From Brigadier General William Smallwood
Camp White Plains 2d September 1778
I am clearly of opinion no movements or Opperations in this army ought to be undertaken, ’till we can with more Certainty ascertain the designs of the Enemy, which from their present Manœuvres, and the aspect before us, is difficult to limit, with any degree of precission, so as to render our movements secure, or to hold up any great prospect of success; they must have had two objects in view in going to Rhode Island, either (as Circumstances might require) to intercept General Sullivan and his army during the absence of the Count de Estaing, or to relieve and bring off their Garrison, should Sullivan have debarked on the main, and there should be a probability of the Count’s speedy return to his Station, in either instance they have it evidently in their power to evade our pursuit, or relief, from the Superior Advantages they derive from their fleet, and their future opperations must be Governed, and must be more or less inlarged or confined in their prospect of the Arrival of a Superior Naval force, which in the event must determine our Conduct, the impediment and risk which our Army must encounter (from Particular Circumstances which your Excellency can be no stranger to) in going to Rhode Island or New York, in the present instance to me appear if not insuperable at least to promise but a slender prospect of any Material Success, because in either instance our Endeavours after much fatigue and risk, may be frustrated, and rendered abhortive, by a slight exertion of theirs, and in the first might open a prospect up Hudsons river which might be very flattering to them; and no less distructive to us, by cutting off our resources for a time from the Southward, and from their Superior Land and Naval force, and the Advantages derived from the latter, might with great facility by a sudden and rapid Movement, endanger any body of forces which we could spare to Garrison the Highlands, before we could come to their relief, admitting our Supplies to be ample in the Interim, which to me is doubtfull, and in the latter Instance, by making an attempt on New York, our Supplies might not only be intercepted, but the force now at Rhode Island getting in our rear, might render the situation of our forces Critical & Alarming; I am therefore for waiting the event a few days when Circumstances may enable us to act with more precission. I have the Honor to be with great regard Your Excellencys most Obdt Hble Servt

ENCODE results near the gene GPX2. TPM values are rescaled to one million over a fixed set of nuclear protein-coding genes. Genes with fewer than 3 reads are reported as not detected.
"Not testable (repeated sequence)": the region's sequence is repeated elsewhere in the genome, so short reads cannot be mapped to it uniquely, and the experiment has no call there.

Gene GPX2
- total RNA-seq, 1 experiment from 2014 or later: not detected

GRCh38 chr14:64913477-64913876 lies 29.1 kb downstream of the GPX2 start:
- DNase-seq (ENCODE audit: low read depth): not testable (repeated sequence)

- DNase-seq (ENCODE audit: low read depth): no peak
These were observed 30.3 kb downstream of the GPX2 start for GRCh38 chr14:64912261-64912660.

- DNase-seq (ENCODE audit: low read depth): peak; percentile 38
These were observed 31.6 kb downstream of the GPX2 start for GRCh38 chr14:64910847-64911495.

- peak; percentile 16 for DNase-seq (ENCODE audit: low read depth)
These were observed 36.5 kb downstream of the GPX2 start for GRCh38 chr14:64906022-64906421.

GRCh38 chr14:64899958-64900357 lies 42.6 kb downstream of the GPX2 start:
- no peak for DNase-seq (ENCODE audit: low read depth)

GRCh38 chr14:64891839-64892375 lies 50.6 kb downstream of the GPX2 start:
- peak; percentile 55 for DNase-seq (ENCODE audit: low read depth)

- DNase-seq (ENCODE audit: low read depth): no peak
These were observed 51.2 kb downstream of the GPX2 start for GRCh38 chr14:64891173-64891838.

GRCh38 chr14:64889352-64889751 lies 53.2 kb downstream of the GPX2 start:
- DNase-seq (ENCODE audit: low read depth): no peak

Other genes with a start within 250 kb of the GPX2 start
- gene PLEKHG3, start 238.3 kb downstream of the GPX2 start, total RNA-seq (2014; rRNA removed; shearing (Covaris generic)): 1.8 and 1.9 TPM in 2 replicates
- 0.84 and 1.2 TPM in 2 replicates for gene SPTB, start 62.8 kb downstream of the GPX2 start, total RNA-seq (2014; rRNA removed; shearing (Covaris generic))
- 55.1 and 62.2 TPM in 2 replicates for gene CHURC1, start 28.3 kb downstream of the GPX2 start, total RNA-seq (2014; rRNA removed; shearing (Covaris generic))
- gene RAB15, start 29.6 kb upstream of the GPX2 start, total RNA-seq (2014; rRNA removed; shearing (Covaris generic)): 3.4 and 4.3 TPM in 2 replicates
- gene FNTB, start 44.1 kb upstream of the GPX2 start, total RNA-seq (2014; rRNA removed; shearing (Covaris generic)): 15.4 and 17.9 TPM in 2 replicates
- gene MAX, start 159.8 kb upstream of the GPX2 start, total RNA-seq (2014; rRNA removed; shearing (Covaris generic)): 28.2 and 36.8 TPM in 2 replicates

LS, DLC:GW; Varick transcript, DLC:GW. This is Smallwood’s reply to the questions posed by GW at a council of war on the evening of 1 September.